Hubble’s image offers clear view of barred spiral
Washington: Most spiral galaxies in the Universe have a bar structure in their centre.
Now, new image taken by Hubble Space Telescope has offered a particularly clear view of one of these.
The telescope has taken a picture of a barred spiral galaxy called NGC 1073, which is found in the constellation of Cetus.
Galaxies’ star-filled bars are thought to emerge as gravitational density waves funnel gas toward the galactic centre, supplying the material to create new stars. The transport of gas can also feed the supermassive black holes that lurk in the centres of almost every galaxy.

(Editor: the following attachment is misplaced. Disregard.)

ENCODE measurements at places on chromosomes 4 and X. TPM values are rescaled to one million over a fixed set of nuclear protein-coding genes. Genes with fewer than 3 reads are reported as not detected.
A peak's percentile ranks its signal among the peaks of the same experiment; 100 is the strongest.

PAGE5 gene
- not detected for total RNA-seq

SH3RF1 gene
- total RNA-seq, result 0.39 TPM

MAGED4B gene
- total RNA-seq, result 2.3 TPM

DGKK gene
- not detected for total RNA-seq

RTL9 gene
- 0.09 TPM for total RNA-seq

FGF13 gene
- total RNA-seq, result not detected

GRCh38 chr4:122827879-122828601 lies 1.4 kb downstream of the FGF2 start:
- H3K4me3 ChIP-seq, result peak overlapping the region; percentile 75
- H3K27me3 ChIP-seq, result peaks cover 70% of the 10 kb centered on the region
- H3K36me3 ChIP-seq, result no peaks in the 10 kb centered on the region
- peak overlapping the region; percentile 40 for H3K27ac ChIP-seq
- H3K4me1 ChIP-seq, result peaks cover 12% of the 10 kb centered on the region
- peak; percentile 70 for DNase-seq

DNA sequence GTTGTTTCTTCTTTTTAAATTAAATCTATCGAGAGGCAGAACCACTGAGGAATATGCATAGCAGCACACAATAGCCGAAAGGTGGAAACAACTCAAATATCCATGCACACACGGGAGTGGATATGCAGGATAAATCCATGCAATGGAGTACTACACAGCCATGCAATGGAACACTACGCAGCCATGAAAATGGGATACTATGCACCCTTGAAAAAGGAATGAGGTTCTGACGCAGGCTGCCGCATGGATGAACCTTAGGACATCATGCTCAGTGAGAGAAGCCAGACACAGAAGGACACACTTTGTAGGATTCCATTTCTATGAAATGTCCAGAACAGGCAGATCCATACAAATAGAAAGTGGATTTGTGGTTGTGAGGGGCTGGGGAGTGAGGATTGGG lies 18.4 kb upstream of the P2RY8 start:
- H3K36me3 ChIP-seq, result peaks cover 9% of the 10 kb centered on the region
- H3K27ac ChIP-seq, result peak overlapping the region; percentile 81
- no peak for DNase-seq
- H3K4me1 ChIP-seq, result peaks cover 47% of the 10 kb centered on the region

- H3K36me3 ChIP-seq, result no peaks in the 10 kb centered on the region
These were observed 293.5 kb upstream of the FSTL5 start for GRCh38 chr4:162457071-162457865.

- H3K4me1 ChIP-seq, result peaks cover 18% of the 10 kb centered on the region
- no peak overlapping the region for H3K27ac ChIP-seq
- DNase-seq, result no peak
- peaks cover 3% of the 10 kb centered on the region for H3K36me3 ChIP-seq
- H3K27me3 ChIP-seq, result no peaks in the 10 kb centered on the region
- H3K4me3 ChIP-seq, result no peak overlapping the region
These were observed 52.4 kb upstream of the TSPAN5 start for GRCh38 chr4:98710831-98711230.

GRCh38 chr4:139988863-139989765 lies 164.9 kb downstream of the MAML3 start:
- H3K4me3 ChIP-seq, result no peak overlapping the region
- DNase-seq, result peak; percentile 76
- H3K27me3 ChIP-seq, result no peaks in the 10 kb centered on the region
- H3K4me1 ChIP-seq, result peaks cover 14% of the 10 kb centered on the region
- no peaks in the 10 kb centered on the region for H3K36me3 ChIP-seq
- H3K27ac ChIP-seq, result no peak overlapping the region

Some astronomers have suggested that the formation of a central bar-like structure might signal a spiral galaxy’s passage from intense star-formation into adulthood, as the bars turn up more often in galaxies full of older, red stars than younger, blue stars.
This would also account for the observation that in the early Universe, only around a fifth of spiral galaxies contained bars, while more than two thirds do in the more modern cosmos.
The Hubble Space Telescope, named after astronomer Edwin Hubble, is a project of international cooperation between ESA and NASA. It was carried into orbit in 1990 and is still operational.
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